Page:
Next door to the Roxy, the Rainbow Bar and Grill building, built in Tudor Revival style in 1935 from designs by Paul Ecke, housed several cafes and restaurants over the years. After numerous alterations and additions, it opened in April 1972 as the Rainbow, then an exclusive restaurant catering to the musical acts of the 1970s, a time when many of the Los Angeles’s finer restaurants would not seat the rock and rollers who had reputations for their excesses and eccentricities. The Commission approved its historic designation due to its connection to the history of music in West Hollywood as well as its part in the making of modern-day West Hollywood.
The Sentney building, located on the northwest corner of Sunset and Cory Avenue, was designed in Streamline Moderne style by Ronald Webb and constructed by Ralph Sentney in 1938. Largely unchanged since that time, the building with its horizontal massing, flat roof, smooth stucco wall cladding, minimal ornamentation and rounded corners was approved because it is one of the few examples of Streamline Moderne architecture left in the city.
The Commission had minimal discussion regarding these buildings since approval was virtually a given.
During the public comment period, resident Sheila Lightfoot urged approval of the applications because of how the Rainbow and Roxy (and the Whisky) factor into the city’s rich history.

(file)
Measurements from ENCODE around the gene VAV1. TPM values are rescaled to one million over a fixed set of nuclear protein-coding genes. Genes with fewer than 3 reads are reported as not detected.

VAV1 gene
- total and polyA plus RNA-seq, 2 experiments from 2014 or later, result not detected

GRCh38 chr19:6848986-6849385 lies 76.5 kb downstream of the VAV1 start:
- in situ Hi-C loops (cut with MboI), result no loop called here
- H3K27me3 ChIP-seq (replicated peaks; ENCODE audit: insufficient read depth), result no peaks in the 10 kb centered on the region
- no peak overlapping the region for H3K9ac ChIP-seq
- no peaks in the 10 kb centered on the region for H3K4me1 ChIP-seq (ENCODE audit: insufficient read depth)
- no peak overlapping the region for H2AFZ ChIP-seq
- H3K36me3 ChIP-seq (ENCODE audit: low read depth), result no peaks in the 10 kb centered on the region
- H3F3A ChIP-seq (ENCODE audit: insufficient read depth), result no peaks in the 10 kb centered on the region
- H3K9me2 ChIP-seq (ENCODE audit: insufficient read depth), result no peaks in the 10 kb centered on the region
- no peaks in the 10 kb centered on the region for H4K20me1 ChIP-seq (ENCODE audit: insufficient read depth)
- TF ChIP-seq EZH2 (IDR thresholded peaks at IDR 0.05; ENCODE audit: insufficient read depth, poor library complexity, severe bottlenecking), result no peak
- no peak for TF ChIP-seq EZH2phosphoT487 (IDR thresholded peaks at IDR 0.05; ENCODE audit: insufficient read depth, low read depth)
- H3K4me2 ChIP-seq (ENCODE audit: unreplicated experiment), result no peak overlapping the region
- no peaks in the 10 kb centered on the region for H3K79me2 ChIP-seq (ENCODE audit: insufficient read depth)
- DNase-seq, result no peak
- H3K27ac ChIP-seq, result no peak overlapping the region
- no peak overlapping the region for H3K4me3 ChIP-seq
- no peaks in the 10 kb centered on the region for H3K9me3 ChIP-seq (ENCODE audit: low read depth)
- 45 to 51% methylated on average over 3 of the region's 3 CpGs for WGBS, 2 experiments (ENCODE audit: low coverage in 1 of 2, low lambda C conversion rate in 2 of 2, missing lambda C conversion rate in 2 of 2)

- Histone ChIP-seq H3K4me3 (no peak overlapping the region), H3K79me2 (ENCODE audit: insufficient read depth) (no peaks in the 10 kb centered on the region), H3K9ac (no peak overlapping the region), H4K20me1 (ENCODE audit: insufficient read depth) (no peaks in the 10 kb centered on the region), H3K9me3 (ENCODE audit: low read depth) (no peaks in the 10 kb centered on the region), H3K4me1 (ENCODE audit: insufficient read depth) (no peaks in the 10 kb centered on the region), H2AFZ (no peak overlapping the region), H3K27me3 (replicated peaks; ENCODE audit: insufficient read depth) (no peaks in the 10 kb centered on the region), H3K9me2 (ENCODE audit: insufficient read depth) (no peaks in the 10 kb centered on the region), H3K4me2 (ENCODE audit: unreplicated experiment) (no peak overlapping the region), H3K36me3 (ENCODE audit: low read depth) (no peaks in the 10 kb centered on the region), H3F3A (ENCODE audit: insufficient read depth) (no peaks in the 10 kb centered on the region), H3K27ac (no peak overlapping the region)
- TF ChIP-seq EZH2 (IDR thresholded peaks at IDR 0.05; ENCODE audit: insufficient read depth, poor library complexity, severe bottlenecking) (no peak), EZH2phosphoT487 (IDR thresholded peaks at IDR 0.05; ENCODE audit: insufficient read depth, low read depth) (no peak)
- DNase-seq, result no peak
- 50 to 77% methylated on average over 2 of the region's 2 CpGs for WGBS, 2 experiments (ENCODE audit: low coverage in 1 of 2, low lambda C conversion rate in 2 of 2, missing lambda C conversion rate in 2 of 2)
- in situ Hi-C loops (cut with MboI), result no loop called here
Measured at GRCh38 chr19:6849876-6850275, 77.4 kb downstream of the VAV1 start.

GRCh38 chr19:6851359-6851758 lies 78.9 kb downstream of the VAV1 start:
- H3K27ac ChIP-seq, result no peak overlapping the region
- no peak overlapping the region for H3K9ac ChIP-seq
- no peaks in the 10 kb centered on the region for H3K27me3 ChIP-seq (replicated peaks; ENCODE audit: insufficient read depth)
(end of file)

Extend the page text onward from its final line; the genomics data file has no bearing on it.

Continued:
“It’s rare for a city to come into being with so much history,” said Lightfoot. “The city is so fortunate to be able to claim that history as its story. These three venues are a very big part of that story. I don’t think anyone can dispute that we have used that story and these venues to build upon to make ourselves a city that is recognized around the world.”
Meanwhile, resident Dan Morin commented that to not approve historic designation for these buildings would be “an abomination.”
The West Hollywood Preservation Alliance also supported approval of all the buildings.
Although HPC normally meets on the final Monday of the month, the September meeting was delayed by two days due to the Jewish holiday of Rosh Hashanah falling on Sept. 29 to Oct. 1 this year.
Commissioner Yawar Charlie was absent due to a death in his family. Commissioner Gail Ostergren was absent as she was out of town. City Councilmember John Duran’s appointee, Christopher Winters, resigned from the Commission in September and Duran has not yet appointed anyone to replace him.
During public comment at the close of the meeting, resident Lynn Russell suggested the Historic Preservation Commission should meet in the City Council Chamber in West Hollywood Park rather than the Community Center in Plummer Park, where the HPC meetings are routinely held. Russell noted that meetings held in the Council Chamber can be televised (City Council, Planning Commission and Rent Stabilization Commission meetings are held there and are always televised), plus the Council Chamber has better acoustics and technical equipment. Russell said that televising the HPC meetings would allow more people to understand the work the Commission does and help them better appreciate historic preservation in general.